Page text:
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Is spacetime an absolute reference frame?

  1. Mar 20, 2010 #1
    STUPID QUESTION ALERT!

    Is spacetime an absolute reference frame?
     
  2. jcsd
  3. Mar 20, 2010 #2

    JesseM

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    Re: Spacetime

    No, because the notions of being "at rest relative to spacetime" or "in motion relative to spacetime" have no physical meaning.
     
  4. Mar 20, 2010 #3
    Re: Spacetime

    So, is spacetime only used as a benchmark for accelerated motion?
     
  5. Mar 20, 2010 #4

    JesseM

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    Re: Spacetime

    What do you mean by "used as a benchmark"? I don't think it'd be meaningful to say you're accelerating "relative to spacetime" either, though acceleration is absolute (you know you're accelerating because you feel G-forces).
     
  6. Mar 20, 2010 #5
    Re: Spacetime

    For Newton's thought experiment about two rocks in deep space that will pull taut, with respect to what is it rotating? I'm trying to read Brian Greene's book "The Fabric of the Cosmos" but I'm getting very confused. Forgive me if this is a stupid question.
     
  7. Mar 20, 2010 #6

    JesseM

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    Re: Spacetime

    I think it would be misleading to say it's rotating relative to spacetime since spacetime doesn't have any landmarks that you can measure your motion relative to. I would probably say it's rotating relative to inertial frames of reference (coordinate systems), frames that can be identified because the equations for the laws of physics take a particular form when stated in terms of their coordinates. But maybe others would have different ways of describing what's going on here.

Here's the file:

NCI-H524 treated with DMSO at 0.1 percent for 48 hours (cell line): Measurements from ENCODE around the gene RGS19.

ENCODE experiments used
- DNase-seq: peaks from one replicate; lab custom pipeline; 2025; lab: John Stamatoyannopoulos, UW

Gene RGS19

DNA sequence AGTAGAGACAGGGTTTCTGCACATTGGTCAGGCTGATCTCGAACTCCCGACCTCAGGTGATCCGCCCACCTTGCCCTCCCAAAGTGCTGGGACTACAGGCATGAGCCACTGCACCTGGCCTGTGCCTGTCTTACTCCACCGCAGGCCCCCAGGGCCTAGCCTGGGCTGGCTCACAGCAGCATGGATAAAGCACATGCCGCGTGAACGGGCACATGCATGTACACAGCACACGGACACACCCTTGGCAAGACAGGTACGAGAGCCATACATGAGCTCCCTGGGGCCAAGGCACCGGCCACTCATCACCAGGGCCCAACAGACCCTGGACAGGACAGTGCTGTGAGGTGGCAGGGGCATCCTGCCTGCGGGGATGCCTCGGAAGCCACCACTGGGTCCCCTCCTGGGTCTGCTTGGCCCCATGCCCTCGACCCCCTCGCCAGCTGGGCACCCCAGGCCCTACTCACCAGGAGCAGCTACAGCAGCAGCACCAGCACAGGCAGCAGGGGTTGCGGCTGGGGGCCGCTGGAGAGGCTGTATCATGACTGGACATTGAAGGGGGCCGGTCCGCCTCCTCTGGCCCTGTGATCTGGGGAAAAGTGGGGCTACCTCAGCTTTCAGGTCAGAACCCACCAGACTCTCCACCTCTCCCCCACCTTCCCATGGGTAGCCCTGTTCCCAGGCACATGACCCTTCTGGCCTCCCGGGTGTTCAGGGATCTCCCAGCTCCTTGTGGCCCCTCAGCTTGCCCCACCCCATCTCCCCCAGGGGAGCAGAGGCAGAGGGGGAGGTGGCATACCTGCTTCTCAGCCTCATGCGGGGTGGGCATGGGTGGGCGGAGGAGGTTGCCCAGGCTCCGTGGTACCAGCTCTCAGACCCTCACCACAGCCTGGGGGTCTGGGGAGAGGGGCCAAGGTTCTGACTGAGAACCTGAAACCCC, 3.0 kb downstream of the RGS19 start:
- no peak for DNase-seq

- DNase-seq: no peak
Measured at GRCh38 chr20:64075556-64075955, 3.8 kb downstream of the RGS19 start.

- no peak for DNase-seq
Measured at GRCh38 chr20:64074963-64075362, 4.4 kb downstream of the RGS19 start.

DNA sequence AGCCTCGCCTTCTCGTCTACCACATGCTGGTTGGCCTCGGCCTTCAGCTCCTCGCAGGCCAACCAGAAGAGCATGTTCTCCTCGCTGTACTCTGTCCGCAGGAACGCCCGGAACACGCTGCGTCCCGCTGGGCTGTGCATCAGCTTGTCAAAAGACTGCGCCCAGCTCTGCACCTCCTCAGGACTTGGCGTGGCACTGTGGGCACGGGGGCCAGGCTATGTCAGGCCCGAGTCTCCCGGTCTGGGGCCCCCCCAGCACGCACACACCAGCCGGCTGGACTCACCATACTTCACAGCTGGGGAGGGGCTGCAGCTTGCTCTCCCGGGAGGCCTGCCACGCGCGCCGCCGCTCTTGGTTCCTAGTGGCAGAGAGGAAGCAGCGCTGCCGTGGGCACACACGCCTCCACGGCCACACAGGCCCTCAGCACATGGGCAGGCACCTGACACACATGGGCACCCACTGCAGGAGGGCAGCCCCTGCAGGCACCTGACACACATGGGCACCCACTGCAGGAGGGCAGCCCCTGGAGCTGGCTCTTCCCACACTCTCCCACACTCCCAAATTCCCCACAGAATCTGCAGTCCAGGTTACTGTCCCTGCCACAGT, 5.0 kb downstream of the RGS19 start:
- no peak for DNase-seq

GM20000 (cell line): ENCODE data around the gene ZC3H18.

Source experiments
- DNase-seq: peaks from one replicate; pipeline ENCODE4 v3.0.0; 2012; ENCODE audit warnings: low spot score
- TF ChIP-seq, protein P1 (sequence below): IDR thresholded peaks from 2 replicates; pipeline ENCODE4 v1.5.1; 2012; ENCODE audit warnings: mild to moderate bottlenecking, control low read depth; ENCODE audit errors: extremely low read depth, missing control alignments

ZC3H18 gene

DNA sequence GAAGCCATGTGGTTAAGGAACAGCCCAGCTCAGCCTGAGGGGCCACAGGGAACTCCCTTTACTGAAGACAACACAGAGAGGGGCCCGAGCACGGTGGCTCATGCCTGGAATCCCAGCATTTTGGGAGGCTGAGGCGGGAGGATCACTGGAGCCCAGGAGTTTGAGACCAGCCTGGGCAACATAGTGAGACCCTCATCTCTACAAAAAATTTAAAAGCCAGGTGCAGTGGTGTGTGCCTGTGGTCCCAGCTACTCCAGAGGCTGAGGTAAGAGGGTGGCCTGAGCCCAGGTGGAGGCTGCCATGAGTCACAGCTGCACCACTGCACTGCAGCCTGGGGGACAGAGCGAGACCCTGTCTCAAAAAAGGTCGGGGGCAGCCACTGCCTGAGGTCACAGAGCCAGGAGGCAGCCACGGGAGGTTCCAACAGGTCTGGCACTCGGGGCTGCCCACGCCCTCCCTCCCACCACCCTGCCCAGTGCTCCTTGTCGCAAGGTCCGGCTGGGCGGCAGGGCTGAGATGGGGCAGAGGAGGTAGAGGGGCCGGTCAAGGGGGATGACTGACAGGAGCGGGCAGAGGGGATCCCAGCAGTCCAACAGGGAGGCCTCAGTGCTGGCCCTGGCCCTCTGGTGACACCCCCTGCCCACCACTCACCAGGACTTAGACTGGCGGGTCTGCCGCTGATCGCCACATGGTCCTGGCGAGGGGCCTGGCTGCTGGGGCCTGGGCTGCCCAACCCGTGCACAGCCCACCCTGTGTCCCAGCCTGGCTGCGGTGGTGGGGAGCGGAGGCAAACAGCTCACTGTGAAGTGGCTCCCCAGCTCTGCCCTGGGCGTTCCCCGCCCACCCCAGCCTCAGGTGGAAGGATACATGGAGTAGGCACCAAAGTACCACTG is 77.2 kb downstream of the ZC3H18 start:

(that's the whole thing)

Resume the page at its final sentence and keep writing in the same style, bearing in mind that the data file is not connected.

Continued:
8. Mar 20, 2010 #7
    Re: Spacetime

    Ok thanks for your responses and thanks for helping me!
     
  9. Mar 20, 2010 #8

    atyy

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    Re: Spacetime

    I agree that it's relative to an inertial frame. I'm not sure exactly what Greene says, but maybe there's an idea that the global inertial frames of special relativity reflect the symmetries of the flat metric - which can be colloquially identified with spacetime, and which in general relativity becomes curved and further identified with the gravitational field?
     
  10. Mar 21, 2010 #9
    Re: Spacetime

    Isn't the aether a concept used as an absolute reference frame? In fact, i'm sure Einstein said relativity was unthinkable without one.

    Today, we've replaced the word aether for the zero-point energy field, which acts like a quantum aether.
     
  11. Mar 21, 2010 #10

    JesseM

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    Re: Spacetime

    Einstein only said that spacetime was similar to an aether in the sense that it has physical properties of its own, but in relativity it is unlike the traditional notion of aether in that it doesn't have any rest frame of its own, so it is meaningless to talk about your velocity relative to spacetime (whereas it would make sense to talk about velocity relative to the aether). For example, see the last paragraph of http://www.tu-harburg.de/rzt/rzt/it/Ether.html [Broken] where he writes:
    The same is true of quantum fields, quantum field theory is Lorentz-symmetric so quantum fields look the same way in every frame, they don't have a rest frame.
     
    Last edited by a moderator: May 4, 2017
  12. Mar 23, 2010 #11
    Re: Spacetime

    That's quite interesting. Langevin's concept of aether was that it remained always at rest with regard to a particle or object in any frame. And maybe that was the later conclusion of Poincare and Lorentz. Therefore in following the motion of a particle translating between a laboratory frame and a frame moving in tandem with the particle, length and time contraction arises.

    http://en.wikisource.org/wiki/The_R...trons_to_Other_Branches_of_Science#cite_ref-1
     
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